Adding awnings to your home does more than increase its curb appeal. These extensions can also improve the property’s energy efficiency by reducing heat gain by 65% to 77%. However, as you'll quickly discover, there are several types of materials to choose from. This guide highlights the differences between aluminum and fabric to help you make a more informed choice.
Homeowners have installed aluminum awnings for decades primarily because of their high-durability and low-maintenance qualities. The metal is made to withstand extreme weather conditions without bowing, warping, or stretching. There's also no worry about strong winds, snow, or rain tearing the cover or leading to mold and mildew growth. Regular cleaning will primarily consist of a water hose, but mild soap can be added when additional scrubbing is needed.
Although aluminum options do work incredibly well for blocking sunlight, they’re often not installed to be removable. So while they can reduce energy costs during the summer, they can also increase them in winter. However, with some forethought and strategic planning, they can be installed at an angle that won't block low-light winter beams from entering the house.
As far as styling, aluminum extensions come in a range of colors, shapes, and sizes. Additionally, if you change the look of your home at a later date, they can easily be painted to avoid having to replace them.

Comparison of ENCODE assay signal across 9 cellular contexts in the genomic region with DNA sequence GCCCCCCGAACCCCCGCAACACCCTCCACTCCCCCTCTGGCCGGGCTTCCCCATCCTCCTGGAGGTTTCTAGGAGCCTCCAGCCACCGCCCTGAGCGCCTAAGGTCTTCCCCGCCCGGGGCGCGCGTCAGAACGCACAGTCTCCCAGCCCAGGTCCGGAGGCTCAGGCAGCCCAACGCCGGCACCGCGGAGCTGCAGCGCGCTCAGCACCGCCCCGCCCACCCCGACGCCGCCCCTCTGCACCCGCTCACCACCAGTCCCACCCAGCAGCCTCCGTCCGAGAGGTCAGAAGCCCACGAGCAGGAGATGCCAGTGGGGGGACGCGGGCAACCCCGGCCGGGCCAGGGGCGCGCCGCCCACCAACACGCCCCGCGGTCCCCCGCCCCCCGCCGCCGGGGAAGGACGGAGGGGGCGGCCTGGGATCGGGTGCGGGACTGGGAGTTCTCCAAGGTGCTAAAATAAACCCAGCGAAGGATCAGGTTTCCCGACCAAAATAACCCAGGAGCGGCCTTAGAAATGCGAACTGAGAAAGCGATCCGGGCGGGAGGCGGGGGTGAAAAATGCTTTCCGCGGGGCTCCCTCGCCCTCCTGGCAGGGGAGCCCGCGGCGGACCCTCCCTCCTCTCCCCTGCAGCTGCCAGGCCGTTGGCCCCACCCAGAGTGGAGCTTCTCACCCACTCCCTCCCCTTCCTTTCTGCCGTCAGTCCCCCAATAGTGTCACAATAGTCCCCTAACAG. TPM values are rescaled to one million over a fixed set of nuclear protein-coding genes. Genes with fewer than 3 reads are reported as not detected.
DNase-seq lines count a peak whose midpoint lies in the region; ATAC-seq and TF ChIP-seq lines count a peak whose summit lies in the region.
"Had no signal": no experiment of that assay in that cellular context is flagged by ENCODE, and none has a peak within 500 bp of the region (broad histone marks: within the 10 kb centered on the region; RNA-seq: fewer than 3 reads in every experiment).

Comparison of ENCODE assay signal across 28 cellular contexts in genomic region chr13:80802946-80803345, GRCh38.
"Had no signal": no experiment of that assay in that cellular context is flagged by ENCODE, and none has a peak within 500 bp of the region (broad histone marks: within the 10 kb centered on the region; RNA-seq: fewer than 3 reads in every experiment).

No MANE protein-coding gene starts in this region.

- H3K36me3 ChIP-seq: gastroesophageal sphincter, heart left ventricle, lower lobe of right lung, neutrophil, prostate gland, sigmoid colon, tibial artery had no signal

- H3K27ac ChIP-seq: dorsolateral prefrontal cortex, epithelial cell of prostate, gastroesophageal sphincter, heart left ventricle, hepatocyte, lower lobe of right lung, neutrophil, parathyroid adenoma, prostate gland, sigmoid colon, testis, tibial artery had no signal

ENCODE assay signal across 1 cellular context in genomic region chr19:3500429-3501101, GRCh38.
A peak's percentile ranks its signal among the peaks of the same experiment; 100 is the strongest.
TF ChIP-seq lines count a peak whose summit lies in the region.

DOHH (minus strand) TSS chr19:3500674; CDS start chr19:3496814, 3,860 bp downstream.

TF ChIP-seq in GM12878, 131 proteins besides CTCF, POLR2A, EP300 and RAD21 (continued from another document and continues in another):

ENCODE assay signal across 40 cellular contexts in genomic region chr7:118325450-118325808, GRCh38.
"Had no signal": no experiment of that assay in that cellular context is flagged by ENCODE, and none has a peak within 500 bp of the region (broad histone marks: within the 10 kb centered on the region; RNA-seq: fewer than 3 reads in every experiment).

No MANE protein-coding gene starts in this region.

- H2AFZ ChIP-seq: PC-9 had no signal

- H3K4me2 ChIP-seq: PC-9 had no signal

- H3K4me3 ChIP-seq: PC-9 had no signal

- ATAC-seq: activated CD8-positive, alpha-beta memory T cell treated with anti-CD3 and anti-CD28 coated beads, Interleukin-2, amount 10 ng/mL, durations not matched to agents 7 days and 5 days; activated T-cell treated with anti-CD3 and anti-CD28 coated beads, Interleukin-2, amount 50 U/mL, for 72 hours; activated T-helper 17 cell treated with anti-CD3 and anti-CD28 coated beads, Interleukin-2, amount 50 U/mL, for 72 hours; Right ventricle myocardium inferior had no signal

For a long time, cotton-blend canvas was the go-to awning-cover material. Today, there are several other fabric options that are made to be more durable and flexible while offering more style options.
Acrylic is popular for humid regions, as it tends to repel water and limit mildew growth. It's also excellent at resisting ultraviolet (UV) light damage. However, this material does tend to shrink in the winter and expand in the summer.
Laminated vinyl is durable and often the ideal choice for medium to large choices. For extra protection, coated vinyl is a viable option. It's probably the strongest fabric option and is also stain-resistant. However, it’s not immune to mildew growth, especially when placed on top of a canvas base. Vinyl materials offer very little flexibility, which makes them a poor choice for windy regions where they could be torn.
Fabric installations tend to be easier to install than their aluminum counterparts. The covers can also be easily removed in winter to increase natural light and heat absorption. To increase the material's life span, it's also recommended to remove the fabric before strong storms strike.
Once you've decided on the best material, contact the team at Carolina Awning Fabricators LLC based in Seagrove, NC. For 19 years, this family-owned company has created custom awnings and canopies for homes and business throughout the Piedmont area. Their experienced staff specializes in retractable and hurricane-protective products, metal and aluminum canopies, and boat covers. Call them today at (336) 873-7065 for a free estimate and visit their website to learn more about their product line.